Bruce Lipton, a world famous doctor, educator and writer is often quoted by his supporters as an icon of self-help and physical fitness. Born in 1906, Bruce Lipton received his medical degree from Harvard University and worked for the U.S. Public Health Service for over twenty years. He’s best known for his research into the human mind and the universe of human consciousness.
In his book The Biology of Belief: Research on the Changing Self, Bruce Lipton shows how our thought processes are connected to the physical body. In this book he explores how belief can control and shape our conscious information processing and our behaviour patterns. To understand how this works you need to look at how we think and why. According to Bruce Lipton, when we think, our brains release chemicals known as neurotransmitters, which flow through pathways in our brains. These neurotransmitters are responsible for organizing all our thinking, communication and bodily functions.
Our thoughts, emotions, memories, skills, wisdom and creativity are all produced with these neurotransmitters. However, it’s important to understand that our thinking is not solely a function of our mind. Our entire body, including our mind and subconscious mind also affects our thinking. Weaker believing can manifest in many different ways, from poor concentration and problem solving to cranky, angry and anxious.
Because our conscious mind doesn’t always control our conscious information processing, sometimes we’re forced to rely on our subconscious mind for help. As an example, if we’re solving a problem or developing new skills, we might begin by using logic and logical thinking. But as soon as we get caught into our own”logical mystery” we revert to our emotional memory and behavior patterns. And before we know it we’re back at square one, with another issue and potentially another round of frustrated and angry reaction.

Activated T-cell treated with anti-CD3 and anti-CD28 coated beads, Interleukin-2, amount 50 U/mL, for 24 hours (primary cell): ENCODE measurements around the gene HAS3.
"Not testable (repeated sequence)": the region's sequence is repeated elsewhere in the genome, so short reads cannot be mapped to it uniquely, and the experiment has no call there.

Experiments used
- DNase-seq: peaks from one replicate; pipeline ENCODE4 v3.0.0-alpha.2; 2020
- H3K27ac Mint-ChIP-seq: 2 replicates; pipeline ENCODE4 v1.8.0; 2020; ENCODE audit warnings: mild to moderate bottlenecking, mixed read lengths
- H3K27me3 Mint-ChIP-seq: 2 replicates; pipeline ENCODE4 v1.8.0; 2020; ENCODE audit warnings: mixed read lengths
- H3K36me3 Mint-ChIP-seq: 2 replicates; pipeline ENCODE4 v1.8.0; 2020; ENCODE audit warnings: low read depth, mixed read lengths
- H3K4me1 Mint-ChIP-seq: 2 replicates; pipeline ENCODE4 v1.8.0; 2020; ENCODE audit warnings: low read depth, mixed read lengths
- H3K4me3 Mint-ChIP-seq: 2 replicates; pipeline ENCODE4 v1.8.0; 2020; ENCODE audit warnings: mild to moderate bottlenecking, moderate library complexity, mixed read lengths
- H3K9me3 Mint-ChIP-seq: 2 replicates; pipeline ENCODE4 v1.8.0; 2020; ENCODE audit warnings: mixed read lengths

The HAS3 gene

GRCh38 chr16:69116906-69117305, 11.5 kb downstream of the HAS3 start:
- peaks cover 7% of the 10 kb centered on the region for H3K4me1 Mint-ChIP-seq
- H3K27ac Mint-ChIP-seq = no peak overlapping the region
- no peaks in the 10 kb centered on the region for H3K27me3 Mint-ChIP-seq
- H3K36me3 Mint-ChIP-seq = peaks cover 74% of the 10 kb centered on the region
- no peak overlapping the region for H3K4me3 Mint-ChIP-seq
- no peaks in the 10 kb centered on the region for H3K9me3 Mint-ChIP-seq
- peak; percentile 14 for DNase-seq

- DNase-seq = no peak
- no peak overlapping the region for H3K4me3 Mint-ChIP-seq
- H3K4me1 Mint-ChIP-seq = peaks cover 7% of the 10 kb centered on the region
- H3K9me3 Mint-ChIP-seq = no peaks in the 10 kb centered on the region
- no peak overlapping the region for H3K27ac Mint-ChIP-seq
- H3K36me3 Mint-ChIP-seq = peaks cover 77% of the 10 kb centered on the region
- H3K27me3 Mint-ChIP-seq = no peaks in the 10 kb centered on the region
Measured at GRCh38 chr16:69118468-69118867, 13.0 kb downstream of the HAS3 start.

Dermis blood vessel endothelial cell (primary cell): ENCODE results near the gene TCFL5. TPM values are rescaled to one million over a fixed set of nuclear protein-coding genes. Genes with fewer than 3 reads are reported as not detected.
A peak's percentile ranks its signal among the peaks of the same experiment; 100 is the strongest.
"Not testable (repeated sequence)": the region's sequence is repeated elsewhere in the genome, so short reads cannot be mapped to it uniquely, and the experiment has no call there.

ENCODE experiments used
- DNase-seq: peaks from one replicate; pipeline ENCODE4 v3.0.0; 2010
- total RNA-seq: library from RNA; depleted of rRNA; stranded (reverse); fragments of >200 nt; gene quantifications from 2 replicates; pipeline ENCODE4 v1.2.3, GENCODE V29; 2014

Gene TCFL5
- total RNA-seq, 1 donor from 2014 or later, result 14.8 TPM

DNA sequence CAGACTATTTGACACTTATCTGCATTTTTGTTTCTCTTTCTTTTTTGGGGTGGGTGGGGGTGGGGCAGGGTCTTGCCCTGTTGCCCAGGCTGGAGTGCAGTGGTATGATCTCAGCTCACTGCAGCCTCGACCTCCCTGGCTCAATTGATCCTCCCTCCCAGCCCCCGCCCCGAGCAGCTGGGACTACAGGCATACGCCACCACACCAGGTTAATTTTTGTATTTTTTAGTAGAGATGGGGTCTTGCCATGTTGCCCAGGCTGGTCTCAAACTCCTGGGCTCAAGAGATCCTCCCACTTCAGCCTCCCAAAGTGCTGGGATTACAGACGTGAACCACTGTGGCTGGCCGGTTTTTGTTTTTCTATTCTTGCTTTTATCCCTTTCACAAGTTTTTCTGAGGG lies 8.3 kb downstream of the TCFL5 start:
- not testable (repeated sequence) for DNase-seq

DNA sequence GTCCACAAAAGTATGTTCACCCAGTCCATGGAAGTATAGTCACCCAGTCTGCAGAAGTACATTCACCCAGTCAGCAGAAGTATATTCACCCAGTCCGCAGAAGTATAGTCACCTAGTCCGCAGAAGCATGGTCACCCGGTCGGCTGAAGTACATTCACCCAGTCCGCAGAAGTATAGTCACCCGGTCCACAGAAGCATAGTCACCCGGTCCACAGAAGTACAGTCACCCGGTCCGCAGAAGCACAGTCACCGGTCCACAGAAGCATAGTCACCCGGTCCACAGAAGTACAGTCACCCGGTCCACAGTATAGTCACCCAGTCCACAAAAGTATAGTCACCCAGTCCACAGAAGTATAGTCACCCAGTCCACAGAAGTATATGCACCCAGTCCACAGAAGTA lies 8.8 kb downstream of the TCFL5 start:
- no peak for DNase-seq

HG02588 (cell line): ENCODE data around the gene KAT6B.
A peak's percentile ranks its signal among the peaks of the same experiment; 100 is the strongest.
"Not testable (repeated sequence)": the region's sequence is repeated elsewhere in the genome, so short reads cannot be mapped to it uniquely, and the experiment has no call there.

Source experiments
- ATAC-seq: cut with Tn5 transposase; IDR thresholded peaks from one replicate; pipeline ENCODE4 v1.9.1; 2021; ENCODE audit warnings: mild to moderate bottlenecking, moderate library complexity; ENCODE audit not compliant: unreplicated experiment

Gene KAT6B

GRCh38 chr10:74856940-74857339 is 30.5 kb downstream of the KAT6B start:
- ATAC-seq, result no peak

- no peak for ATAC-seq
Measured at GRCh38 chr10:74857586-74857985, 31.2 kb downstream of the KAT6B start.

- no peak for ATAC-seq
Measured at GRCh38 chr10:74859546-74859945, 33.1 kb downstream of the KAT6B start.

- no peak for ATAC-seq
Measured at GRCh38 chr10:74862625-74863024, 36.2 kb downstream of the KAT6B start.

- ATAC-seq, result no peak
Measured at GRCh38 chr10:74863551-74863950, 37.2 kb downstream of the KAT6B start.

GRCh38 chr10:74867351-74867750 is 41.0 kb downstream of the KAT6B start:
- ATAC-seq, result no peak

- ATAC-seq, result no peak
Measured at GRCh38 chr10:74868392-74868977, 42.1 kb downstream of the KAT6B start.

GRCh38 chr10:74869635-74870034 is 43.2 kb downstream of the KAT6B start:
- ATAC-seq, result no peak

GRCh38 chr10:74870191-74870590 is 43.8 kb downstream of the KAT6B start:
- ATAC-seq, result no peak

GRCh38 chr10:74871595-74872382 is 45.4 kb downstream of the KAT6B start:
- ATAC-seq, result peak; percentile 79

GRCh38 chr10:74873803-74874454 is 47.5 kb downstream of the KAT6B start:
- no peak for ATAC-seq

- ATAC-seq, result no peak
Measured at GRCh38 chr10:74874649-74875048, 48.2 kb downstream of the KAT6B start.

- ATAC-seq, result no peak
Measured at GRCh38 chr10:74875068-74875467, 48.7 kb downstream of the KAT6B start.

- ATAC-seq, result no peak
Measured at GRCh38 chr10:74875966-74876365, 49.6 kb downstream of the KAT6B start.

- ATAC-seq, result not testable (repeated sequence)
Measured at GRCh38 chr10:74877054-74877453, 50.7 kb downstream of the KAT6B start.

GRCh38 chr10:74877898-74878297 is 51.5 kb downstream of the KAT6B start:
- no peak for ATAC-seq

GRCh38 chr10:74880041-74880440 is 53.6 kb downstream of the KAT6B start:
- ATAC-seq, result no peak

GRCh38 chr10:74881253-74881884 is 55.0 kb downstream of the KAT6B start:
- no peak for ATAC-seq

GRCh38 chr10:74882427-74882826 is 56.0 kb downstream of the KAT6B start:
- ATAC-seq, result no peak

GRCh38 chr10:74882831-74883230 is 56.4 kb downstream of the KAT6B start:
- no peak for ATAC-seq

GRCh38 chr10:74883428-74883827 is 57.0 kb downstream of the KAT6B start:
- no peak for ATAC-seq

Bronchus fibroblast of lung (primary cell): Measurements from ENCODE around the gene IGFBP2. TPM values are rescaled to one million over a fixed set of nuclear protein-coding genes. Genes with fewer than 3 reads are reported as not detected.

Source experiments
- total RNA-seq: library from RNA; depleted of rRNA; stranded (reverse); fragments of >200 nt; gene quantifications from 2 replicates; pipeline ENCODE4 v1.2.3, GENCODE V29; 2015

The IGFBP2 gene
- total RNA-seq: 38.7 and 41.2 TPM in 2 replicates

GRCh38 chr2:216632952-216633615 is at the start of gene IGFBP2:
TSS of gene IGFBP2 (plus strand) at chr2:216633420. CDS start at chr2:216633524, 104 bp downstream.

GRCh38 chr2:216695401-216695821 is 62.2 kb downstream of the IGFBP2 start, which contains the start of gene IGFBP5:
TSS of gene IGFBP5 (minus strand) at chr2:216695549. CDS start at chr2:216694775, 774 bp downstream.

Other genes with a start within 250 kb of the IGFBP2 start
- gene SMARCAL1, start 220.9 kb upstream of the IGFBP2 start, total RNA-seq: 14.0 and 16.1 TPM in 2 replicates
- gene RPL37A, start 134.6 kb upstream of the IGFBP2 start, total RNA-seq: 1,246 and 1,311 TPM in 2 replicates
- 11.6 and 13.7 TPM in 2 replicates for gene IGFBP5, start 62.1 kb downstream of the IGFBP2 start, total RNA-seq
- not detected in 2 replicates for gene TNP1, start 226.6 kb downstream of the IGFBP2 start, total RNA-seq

Bruce Lipton believes that the way we consider problem solving goes much beyond our intellectual capacities. Instead, he believesour unconscious mind provides the important information that guides and directs our behavior. And although this portion of our mind is far more difficult to influence than reflection and logic, it’s also more resistant to negative manipulation. It follows that we can change undesirable behavior patterns much more easily and effectively than we could with logic and rational thinking alone.
Bruce Lipton recommends using several problem solving techniques along with his classic ones. He says you must be willing to go beyond your comfort zone when solving complex problems, and he advocates using intuition as an additional tool. Intuition comes into play as it helps us connect what we already know to our subconscious mind, which in turn helps us make connections to the unconscious mind. Another tool he proposes is to create an inner filter to remove conscious information and focus all attention on the instinctive part of the brain. Because mindful information tends to restrict our intuitive abilities, consciously processing too much information at once may have a serious inhibitory effect.
Bruce Lipton offers several practical actions to help people solve their particular problems. These measures are based on his years of clinical practice and research. These steps are especially valuable for people who can’t afford or do not want to spend money on counseling sessions. In actuality, if you believe that you need more help with problem solving, Bruce Lipton can often be a great source of inspiration and support.
Bruce Lipton’s problem solving techniques go beyond mere advice on the best way best to solve problems. In addition, he teaches that there are two parts to a problem; the physical problem and the psychological problem or concern. And he believes both of these parts can be separated because the physical problem is simply a symptom of deeper psychological problems. . .so if you ignore the psychological problem, you will not be dismissing the physical one .